groundsel


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Related to groundsel: groundsel bush, groundsel tree, golden groundsel, marsh elder, sow thistle, Senecio vulgaris

groundsel

(ground`səl), any plant of the very large genus Senecio, widely distributed herbs and (in the tropics) shrubs or trees of the family Asteraceae (asteraster
[Gr.,=star], common name for the Asteraceae (Compositae), the aster family, in North America, name for plants of the genus Aster, sometimes called wild asters, and for a related plant more correctly called China aster (Callistephus chinensis
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 family). Many grow as vines. Most North American species have small, yellow, daisylike flowers; they are especially abundant in the plains region. Some species of the genus are better known as ragworts. The golden ragwort, or squawweed (S. aureus), was used as an emmenagogue and a vulnerary by Native Americans and settlers. Other species have also been used medicinally. A few have been found to be poisonous to livestock, although others are useful for grazing. The common groundsel (S. vulgaris), naturalized from Europe, is one of the species that is sometimes cultivated. The fruits of groundsels usually have a conspicuous white down (pappus), a characteristic shared by Baccharis halmifolia, the groundsel tree, which is a related shrub of the E United States. Groundsel is classified in the division MagnoliophytaMagnoliophyta
, division of the plant kingdom consisting of those organisms commonly called the flowering plants, or angiosperms. The angiosperms have leaves, stems, and roots, and vascular, or conducting, tissue (xylem and phloem).
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, class Magnoliopsida, order Asterales, family Asteraceae.
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groundsel

groundsel

TOXIC This plant is toxic. Has fluffy white round seed head surrounded by multiple yellow flowers THAT NEVER OPEN.

groundsill, ground beam, ground plate, mudsill, sole plate

In a framed structure, the sill which is nearest the ground or on the ground; used to distribute concentrated loads.

groundsel

1. any of certain plants of the genus Senecio, esp S. vulgaris, a Eurasian weed with heads of small yellow flowers: family Asteraceae (composites)
2. groundsel tree a shrub, Baccharis halimifolia, of E North America, with white plumelike fruits: family Asteraceae
References in periodicals archive ?
Ragwort or groundsel (Senecio) and rattlebox (Crotolaria).
Treevix offers a unique chemistry that complements glyphosate for fast, complete burndown of more than 60 of the toughest broadleaf weeds including difficult species, such as common groundsel, hairy fleabane, cheeseweed and pigweed.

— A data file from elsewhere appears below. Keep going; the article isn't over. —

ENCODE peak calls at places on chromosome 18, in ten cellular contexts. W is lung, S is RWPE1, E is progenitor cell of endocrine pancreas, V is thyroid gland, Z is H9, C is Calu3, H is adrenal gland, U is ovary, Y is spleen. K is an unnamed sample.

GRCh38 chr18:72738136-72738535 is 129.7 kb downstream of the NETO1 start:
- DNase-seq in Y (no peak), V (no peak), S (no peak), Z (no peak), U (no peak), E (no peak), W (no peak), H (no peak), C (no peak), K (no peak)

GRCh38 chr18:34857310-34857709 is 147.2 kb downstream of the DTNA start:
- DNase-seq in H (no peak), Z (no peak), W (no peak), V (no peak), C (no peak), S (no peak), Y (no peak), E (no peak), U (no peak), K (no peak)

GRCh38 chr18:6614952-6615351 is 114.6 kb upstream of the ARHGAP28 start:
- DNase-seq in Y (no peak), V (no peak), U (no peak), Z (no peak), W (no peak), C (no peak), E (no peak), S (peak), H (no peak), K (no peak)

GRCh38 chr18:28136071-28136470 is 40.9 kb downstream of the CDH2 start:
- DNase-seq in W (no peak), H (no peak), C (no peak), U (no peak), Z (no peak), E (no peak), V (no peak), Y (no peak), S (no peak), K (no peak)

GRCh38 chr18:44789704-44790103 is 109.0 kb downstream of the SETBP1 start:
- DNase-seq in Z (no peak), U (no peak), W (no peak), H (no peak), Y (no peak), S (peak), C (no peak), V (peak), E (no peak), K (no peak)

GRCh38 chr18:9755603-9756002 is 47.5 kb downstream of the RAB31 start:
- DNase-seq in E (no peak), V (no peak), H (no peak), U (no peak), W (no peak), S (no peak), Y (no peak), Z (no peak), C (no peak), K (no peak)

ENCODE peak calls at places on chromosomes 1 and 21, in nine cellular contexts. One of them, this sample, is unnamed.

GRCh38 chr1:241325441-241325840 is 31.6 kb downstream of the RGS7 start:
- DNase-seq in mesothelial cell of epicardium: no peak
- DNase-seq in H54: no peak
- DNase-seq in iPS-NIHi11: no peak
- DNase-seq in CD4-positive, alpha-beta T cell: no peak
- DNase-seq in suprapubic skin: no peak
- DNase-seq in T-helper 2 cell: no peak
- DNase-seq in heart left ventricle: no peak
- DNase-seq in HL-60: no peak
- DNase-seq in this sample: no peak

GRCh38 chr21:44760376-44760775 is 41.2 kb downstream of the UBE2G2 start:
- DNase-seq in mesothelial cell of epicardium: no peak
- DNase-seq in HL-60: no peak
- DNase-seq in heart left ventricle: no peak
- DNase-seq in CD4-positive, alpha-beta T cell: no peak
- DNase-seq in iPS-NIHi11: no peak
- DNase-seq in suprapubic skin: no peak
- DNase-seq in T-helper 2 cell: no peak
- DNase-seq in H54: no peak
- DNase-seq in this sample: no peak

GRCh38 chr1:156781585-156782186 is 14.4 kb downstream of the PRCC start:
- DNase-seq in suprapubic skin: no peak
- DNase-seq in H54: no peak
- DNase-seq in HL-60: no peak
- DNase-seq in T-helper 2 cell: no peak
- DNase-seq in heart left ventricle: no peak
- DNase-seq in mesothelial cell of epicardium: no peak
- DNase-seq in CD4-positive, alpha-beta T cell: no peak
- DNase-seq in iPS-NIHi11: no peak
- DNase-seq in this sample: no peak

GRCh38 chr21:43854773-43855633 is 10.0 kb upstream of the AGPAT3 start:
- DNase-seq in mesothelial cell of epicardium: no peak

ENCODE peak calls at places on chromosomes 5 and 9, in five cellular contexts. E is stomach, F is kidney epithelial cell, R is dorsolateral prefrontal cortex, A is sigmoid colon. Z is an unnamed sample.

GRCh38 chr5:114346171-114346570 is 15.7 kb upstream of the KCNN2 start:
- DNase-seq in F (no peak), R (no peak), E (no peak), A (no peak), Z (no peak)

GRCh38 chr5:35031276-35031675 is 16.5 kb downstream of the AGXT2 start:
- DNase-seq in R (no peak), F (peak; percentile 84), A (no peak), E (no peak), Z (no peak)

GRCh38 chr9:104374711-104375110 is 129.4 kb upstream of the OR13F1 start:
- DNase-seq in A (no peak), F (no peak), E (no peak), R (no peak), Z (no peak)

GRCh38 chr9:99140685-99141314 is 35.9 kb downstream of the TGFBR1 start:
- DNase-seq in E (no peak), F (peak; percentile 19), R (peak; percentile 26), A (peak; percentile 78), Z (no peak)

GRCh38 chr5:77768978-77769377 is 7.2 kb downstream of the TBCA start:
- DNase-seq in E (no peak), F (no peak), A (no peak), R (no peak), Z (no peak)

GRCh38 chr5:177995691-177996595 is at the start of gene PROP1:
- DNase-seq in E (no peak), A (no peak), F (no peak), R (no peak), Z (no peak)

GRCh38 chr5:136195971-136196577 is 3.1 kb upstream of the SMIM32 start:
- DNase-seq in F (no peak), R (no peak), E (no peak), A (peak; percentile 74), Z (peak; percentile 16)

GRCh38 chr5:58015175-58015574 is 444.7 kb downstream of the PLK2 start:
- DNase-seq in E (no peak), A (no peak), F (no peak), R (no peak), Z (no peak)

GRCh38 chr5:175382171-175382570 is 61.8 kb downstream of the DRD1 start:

reticulata Tangelo Discorea bulbifera Air potato Citrus sinensis Orange Rubus cuneifolius Sand blackberry Baccharis halmifolia Groundsel Smilax smalli Lance-leaf greenbrier Passiflora incarnata Passion vine Weeds Poinsettia cyathophora Painted leaf Cnidoscolus stimulosus Tread softly Phyllanthus urinaria Chamber bitter Desmodium tortuosum Florida beggarweed Oldenlandia corymbosa Old world diamond-flower Richardia scabra Florida pusley Digitaria ischaemum Smooth crabgrass Chenopodium ambrosioides Mexican tea Phytolacca americana Pokeweed Melothria pendula Creeping cucumber Cyperus globulosus Globe sedge Bidens alba Beggarticks Ambrosia artemisiifolia Common ragweed Amaranthus hybridus Smooth pigweed Semiaquatic or aquatic plants Colocasia esculenta Wild taro Typha sp.
MALIGN ELEGANCE Rust disease is a prize leek grower's worst nightmare and here a common groundsel plant is pictured infected with the spores of the rust fungus.
Woodland groundsel, seed number 5 in the GFS arrangement, is an annual plant of wastelands and poor soils, unlike the almost identical common groundsel (S.
Move groundsel and chickweed near growing chrysanthemums as they host chrysanthemum eelworm ?
common groundsel; TAC 4138) is a groundsel introduced from Europe (Diggs et al.
IN reply to Derek Nash's query about the caterpillar in his photo (Your View, July 12), it is the caterpillar of the Cinnabar moth and feeds on yellow flowered plants like groundsel, coltsfoot and ragwort in July and August.
Hoes are readily available at any decent garden centre and make a great way to weed your garden, especially if you have mainly annuals like chickweed or groundsel.
Try to keep a wilderness area in a part of your garden, featuring nettles, knapweed, teasel, groundsel and other weeds which offer great feeding opportunities to finches.
Hoe groundsel and chickweed which continue to seed during winter.
Some sites also had a third layer, composed of shrubs such as wax myrtle (Myrica cerifera) and groundsel (Baccharis halimifolia).